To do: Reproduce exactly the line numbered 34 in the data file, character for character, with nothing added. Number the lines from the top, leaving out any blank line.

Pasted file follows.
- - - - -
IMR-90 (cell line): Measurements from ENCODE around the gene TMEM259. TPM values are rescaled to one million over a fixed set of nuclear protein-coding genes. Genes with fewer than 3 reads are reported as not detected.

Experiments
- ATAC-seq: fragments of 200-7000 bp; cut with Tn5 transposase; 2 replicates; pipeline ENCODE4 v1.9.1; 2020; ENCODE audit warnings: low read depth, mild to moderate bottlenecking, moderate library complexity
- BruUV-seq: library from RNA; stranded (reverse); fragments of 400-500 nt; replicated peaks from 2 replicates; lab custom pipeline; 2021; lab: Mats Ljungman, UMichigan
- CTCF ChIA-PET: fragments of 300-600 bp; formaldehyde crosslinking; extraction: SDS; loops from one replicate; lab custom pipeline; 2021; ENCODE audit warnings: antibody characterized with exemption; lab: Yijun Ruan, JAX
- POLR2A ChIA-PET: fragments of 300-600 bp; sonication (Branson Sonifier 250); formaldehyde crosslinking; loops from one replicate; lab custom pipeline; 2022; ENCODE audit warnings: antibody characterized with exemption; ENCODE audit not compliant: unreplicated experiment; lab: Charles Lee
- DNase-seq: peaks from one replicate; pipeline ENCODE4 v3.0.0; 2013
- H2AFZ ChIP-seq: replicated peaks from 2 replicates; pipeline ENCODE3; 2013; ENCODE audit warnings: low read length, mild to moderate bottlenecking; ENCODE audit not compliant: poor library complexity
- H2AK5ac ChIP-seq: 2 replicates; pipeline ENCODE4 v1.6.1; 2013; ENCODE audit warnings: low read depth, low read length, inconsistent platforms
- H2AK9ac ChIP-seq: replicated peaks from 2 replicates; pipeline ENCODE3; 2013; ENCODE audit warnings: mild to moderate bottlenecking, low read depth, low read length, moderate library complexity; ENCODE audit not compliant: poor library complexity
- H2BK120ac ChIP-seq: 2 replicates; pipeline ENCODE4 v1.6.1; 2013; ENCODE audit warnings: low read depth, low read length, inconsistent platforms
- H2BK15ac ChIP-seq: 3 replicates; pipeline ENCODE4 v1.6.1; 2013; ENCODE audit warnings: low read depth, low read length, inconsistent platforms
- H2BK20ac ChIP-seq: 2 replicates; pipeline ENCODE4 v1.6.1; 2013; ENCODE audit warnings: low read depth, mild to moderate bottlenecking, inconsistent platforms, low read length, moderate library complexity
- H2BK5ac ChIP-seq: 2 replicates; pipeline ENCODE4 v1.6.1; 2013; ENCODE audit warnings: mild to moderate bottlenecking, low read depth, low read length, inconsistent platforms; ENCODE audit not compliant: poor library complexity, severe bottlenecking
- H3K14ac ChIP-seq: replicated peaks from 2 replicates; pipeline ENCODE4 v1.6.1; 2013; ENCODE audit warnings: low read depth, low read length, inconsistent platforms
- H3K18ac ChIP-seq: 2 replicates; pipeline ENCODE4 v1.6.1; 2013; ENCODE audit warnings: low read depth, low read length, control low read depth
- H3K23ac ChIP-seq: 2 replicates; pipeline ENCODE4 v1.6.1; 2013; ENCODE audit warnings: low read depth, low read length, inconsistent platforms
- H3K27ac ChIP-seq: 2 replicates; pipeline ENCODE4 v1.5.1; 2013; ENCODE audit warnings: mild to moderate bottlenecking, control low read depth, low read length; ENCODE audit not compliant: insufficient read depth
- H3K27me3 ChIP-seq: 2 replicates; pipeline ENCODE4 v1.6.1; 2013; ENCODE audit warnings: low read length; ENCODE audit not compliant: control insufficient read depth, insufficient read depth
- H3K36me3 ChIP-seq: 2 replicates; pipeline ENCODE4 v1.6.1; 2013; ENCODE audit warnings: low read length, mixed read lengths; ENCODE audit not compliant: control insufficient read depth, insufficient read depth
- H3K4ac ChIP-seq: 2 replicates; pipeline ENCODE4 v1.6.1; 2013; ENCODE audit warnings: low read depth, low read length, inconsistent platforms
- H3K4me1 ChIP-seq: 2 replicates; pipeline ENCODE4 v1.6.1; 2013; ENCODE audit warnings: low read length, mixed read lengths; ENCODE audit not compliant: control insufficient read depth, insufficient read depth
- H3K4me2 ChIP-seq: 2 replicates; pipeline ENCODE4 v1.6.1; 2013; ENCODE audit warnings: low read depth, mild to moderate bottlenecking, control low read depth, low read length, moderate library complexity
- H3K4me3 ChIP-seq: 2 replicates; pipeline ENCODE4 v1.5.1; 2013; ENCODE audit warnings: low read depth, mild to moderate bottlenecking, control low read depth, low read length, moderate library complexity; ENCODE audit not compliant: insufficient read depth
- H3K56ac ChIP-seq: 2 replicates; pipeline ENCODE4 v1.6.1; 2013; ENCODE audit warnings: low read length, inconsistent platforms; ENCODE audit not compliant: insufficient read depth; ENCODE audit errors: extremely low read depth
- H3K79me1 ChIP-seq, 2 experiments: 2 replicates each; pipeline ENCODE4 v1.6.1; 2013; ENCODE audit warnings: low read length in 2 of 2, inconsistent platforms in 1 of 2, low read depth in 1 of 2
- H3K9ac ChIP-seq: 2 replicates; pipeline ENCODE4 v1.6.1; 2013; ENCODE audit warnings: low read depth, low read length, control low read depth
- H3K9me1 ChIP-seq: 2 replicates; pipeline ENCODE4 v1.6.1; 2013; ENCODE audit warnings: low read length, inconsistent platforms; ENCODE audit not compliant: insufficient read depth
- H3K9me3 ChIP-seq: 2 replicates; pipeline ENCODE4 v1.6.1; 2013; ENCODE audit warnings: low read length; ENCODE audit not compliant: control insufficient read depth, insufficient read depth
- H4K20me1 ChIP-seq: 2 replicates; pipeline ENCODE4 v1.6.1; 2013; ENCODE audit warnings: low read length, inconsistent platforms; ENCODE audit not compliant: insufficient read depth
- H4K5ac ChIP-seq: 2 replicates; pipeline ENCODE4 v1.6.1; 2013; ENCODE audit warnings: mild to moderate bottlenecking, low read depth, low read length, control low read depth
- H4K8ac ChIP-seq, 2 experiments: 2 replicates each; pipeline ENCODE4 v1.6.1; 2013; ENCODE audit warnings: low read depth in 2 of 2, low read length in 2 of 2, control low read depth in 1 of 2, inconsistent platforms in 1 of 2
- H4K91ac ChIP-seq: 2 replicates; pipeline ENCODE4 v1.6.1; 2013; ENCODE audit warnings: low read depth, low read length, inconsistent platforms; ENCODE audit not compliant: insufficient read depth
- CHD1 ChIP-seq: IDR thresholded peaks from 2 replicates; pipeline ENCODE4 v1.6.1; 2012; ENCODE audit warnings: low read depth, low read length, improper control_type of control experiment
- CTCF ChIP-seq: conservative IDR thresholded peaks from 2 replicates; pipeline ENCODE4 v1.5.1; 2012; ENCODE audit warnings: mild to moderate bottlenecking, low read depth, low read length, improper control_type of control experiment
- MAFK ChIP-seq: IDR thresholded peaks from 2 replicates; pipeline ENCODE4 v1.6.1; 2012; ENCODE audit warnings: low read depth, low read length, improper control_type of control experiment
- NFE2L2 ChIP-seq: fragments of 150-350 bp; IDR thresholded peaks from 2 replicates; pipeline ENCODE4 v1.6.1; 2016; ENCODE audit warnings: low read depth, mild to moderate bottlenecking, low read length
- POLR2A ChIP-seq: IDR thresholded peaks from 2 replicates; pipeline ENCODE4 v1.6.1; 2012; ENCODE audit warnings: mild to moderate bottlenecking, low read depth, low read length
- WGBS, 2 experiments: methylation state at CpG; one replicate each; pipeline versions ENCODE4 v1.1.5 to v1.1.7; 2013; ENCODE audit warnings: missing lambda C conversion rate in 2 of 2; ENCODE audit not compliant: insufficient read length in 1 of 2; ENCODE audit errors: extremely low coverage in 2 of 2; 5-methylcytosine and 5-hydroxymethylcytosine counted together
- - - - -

- CHD1 ChIP-seq: IDR thresholded peaks from 2 replicates; pipeline ENCODE4 v1.6.1; 2012; ENCODE audit warnings: low read depth, low read length, improper control_type of control experiment